Do u all think the srt8 will hold its value or drop just like every car? I really would like to get a srt8 or RT but if something was to happen like job loss could u sale it without losing $5000 or more. I really want one and would even do the RT but so many that do the RT wish they went srt8. Plus not near as many srt8's made but they are more $$$. Which would be the best value over time?
At this current time, I would buy a used SRT. The values are down, especially since they are building again, and some people that have to have the "it" car, are over it, and they are now selling. I have seen low mileage supercharged cars going for under $40,000. If you have to have a new car, I say get the SRT, they will hold value pretty well, but no car is ammune to the "drive off the lot lose 25%."
I am very glad I bought the 6 Speed RT. No remorse here at all... Want to put it in a plastic baggie and play the Barrett Jackson Lottery game??? By a Special Edition SRT.... Want to drive and have fun??? get the RT... Depending on your budget of course. Supply and Demand... thats what will determine everything.
Dodge and Chrysler have had some of the worst resale values in the industry. Now that the must have buyers are few, I would expect that prices will dip and deals will be available for new Challengers. The holiday season historically is one of the best times to buy a car. 2010 Challenger are now starting to hit the dealership lots and many are loaded with options making an RT go for 40K, which is ridiculous. And the fact that Chrysler's future is tenuous at best doesn't speak well for resale values. Personally, I'm going to wait until the end of the year before I pull the trigger, if Chrysler is still viable.
I realize this not what any of us want to hear, but we have to be realistic about what a Challenger is worth and if Chrysler has a future. Tuttle Click in Tustin still wants 5K over MSRP, go figure.
Essentially, here in CA, you would loose about 4-5K just on tax and license fees, in addition to the lower vehicle value. Drive a new car off the lot and loose 25% is probably very true.
It was SRT or no car for me from the start. This is my first new car ever. If I couldn't afford it or was worried about drop in value, I wouldn't have bought a brand new car. So far I love it, had it for 3 months and dread putting it away for winter. Get the SRT if you can: I met a guy that bought an R/T during one of the "Cruising the Dub" events, paid a surcharge as they were rare back then and regretted not having an SRT. An R/T would have been more within my budget but I was afraid that for about 12 grand difference I would have had regrets. And 12 grand is worth no regrets - you only live once.
I was checking the paper and online just the other day as to what my car might be worth just out of curiosity. It appears that my fully loaded R/T is worth almost as much as I paid for it. I was pretty happy about that but I'm sure KellyBlueBook and Edmunds will still show depreciation because they work on a scale rather than the market.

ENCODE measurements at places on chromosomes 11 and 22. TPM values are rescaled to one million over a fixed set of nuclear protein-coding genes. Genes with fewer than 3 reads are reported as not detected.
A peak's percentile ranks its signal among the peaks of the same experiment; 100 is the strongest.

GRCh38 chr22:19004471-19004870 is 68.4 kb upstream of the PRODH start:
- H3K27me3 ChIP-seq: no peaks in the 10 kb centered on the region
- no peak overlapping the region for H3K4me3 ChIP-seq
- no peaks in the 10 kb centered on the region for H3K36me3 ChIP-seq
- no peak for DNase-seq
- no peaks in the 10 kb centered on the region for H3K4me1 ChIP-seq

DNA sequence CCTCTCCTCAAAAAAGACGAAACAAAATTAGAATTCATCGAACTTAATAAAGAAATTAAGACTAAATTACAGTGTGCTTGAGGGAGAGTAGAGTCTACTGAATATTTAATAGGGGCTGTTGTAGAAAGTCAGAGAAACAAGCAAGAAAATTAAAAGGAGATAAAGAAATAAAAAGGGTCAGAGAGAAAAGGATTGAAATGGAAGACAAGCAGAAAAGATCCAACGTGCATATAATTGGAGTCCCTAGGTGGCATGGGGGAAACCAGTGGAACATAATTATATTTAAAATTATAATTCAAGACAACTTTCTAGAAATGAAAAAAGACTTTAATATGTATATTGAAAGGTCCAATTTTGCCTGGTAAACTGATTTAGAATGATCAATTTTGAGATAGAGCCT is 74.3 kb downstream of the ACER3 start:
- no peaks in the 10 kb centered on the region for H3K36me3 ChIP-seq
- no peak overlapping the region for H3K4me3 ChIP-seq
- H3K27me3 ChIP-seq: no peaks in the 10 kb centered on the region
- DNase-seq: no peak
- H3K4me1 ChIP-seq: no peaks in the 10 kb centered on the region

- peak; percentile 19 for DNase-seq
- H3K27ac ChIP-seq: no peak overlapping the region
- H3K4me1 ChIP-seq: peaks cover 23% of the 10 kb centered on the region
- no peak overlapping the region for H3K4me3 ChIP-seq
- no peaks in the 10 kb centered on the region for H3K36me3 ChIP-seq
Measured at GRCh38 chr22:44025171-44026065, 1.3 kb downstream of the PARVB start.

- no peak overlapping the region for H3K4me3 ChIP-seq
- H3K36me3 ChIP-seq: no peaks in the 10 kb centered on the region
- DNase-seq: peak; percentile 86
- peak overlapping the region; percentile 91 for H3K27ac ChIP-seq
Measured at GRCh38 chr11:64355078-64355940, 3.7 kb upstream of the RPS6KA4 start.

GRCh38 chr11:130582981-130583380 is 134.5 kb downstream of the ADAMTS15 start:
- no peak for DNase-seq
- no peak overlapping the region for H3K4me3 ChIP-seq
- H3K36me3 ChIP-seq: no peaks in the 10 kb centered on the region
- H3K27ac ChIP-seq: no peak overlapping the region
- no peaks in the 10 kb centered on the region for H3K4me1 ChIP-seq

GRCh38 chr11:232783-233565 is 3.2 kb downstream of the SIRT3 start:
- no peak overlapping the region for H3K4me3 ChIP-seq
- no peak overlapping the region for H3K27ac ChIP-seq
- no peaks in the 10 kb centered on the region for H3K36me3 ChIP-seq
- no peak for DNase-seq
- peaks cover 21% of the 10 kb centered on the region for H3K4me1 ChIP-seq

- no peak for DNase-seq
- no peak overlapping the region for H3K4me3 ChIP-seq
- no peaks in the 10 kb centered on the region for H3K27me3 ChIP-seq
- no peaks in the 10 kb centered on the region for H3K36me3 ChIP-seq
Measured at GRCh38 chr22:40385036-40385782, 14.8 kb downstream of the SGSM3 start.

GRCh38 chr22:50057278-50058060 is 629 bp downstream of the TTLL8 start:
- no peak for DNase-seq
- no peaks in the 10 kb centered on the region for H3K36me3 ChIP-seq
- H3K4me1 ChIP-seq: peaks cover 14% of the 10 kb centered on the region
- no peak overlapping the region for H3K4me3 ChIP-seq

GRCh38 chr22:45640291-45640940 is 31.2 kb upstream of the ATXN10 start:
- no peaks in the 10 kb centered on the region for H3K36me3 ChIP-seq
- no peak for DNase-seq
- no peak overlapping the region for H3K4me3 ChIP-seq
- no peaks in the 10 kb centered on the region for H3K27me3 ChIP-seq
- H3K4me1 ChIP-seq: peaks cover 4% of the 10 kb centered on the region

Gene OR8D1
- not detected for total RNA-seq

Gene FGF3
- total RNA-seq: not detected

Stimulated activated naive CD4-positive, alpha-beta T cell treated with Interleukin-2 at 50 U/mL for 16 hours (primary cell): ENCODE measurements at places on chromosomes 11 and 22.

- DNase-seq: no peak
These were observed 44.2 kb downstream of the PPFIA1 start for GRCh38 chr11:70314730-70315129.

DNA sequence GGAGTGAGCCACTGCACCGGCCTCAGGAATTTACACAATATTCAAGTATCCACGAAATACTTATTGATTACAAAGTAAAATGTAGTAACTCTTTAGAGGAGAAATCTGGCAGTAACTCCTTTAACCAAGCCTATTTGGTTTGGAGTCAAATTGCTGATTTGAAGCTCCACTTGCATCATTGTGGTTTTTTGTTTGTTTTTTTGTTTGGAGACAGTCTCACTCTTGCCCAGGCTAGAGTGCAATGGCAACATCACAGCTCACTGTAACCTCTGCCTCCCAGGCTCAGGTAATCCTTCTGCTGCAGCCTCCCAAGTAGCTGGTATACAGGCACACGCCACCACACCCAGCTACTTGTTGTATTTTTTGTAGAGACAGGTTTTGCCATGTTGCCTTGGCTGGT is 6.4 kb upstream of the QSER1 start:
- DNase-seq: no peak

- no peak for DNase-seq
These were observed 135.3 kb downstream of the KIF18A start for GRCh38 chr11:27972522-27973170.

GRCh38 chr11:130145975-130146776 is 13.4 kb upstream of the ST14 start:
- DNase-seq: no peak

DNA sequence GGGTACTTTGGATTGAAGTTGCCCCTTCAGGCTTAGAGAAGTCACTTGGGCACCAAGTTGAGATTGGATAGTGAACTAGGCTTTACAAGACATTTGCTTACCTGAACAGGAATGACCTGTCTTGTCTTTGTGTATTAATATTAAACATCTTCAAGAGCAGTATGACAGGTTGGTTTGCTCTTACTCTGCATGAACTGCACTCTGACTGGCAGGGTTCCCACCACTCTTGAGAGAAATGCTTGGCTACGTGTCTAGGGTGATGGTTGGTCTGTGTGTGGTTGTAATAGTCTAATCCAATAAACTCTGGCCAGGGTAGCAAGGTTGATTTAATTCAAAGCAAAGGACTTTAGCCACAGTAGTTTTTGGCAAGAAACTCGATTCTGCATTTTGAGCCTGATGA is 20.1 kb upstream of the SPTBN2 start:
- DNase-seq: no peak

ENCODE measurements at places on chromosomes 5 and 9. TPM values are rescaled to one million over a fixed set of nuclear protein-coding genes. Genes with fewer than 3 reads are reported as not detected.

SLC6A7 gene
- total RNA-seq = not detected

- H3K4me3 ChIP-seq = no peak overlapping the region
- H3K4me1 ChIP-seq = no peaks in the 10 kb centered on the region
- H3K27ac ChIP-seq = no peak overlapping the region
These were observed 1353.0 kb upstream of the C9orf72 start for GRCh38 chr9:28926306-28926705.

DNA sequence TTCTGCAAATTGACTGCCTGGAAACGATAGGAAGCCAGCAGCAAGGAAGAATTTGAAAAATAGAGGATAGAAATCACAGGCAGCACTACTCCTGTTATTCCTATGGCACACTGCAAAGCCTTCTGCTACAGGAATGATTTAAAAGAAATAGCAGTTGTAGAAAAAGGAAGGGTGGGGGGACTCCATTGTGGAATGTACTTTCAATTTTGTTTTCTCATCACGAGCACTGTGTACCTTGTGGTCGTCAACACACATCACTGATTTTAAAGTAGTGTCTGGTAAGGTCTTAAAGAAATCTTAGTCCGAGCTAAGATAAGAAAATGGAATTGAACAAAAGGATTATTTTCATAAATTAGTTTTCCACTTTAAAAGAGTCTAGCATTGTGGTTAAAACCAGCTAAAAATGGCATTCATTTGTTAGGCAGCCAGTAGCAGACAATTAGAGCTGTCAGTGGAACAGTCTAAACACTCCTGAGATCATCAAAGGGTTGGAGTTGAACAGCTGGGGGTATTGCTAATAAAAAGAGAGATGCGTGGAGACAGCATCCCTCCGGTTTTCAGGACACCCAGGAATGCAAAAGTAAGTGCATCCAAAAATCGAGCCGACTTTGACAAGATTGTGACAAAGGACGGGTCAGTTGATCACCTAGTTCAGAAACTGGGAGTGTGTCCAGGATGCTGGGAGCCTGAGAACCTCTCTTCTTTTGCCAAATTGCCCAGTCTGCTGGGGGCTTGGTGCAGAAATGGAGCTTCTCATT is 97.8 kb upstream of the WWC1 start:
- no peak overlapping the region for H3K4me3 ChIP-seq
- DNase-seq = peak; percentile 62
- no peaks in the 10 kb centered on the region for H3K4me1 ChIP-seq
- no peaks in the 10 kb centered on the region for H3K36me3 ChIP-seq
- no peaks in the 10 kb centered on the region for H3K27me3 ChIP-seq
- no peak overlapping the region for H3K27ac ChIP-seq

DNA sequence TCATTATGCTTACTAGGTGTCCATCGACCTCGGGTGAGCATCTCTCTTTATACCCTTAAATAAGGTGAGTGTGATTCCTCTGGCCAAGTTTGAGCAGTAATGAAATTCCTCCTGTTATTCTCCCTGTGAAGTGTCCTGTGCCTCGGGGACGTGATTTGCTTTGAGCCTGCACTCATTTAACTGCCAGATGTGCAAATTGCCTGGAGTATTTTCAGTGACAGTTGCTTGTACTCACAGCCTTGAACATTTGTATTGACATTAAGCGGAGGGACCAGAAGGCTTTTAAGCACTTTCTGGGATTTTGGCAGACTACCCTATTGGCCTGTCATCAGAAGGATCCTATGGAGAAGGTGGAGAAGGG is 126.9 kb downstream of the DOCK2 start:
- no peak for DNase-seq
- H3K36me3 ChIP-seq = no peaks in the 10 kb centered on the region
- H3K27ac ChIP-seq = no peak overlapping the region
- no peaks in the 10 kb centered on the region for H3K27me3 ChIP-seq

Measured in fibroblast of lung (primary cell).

What I can tell you is that whenever you buy a new car, you always want to get it fully loaded -- if you can afford it. It's the options that drive the resale price up as they don't depreciate as much as the car itself. A stripped down model will always take the hit in resale value. A lot of people buy a stripped down version thinking that they'll add the options themselves later. As many find out, the spare tire was $100 option from the factory, it's about $400 aftermarket, and that's a cheap option.
Now, as for the SRT vs. the R/T (both great cars), here are some of my personal observations:
The SRT is the top of the line model so it will carry its value the best. That is, until gas prices begin to rise, then the R/T will become the attractive model.
Since the SRT has only 50 hp more than the R/T, you can buy a fully loaded R/T, add a cat-back system, cold air intake and some engine bling and still come in well below the price of an SRT. But, with the SRT you get the 50 hp more, much better brakes, and a bunch of other stuff that most R/T owners add to theirs, like the hood struts, functional hood scoops, etc., all standard on an SRT -- and you WILL be adding mods -- almost every Challenger owner has, so you have to factor in being able to save that extra cash.
The R/T auto only requires 89 octane gas whereas the R/T 6 speed and the SRTs both require the more expensive 91 octane.
The R/T has a matching color painted rear spoiler whereas the SRT has a flat black one on all colors.
The R/T is available with chrome clad wheels, which look better with certain dark colors, whereas the SRT has the brush aluminum wheels.
The R/T has the ugly engine cover covering an even uglier plastic intake manifold (black) whereas the SRT has a brush aluminum intake manifold which gives it a much better engine appearance. To me, that's worth the extra money all by itself. At car shows, the R/T's engine compartment (stock) is almost an embarassment.
All of the Challenger models (SRT, R/T and SE) get the same visual response from people -- "Great looking car!"
If money is tight, then it's probably best to wait until you know that you can easily afford the car. It's better to have the car and sell it when you feel like it rather than finding out later that you can't afford it have to sell it. In the meantime, you can always keep an eye out for someone who got in over their head and are selling on the cheap just to get out from under the car. Although rare, deals can be had. I saw someone post last week that they bought an SRT on eBay for $35k. That sounded like a good deal to me.
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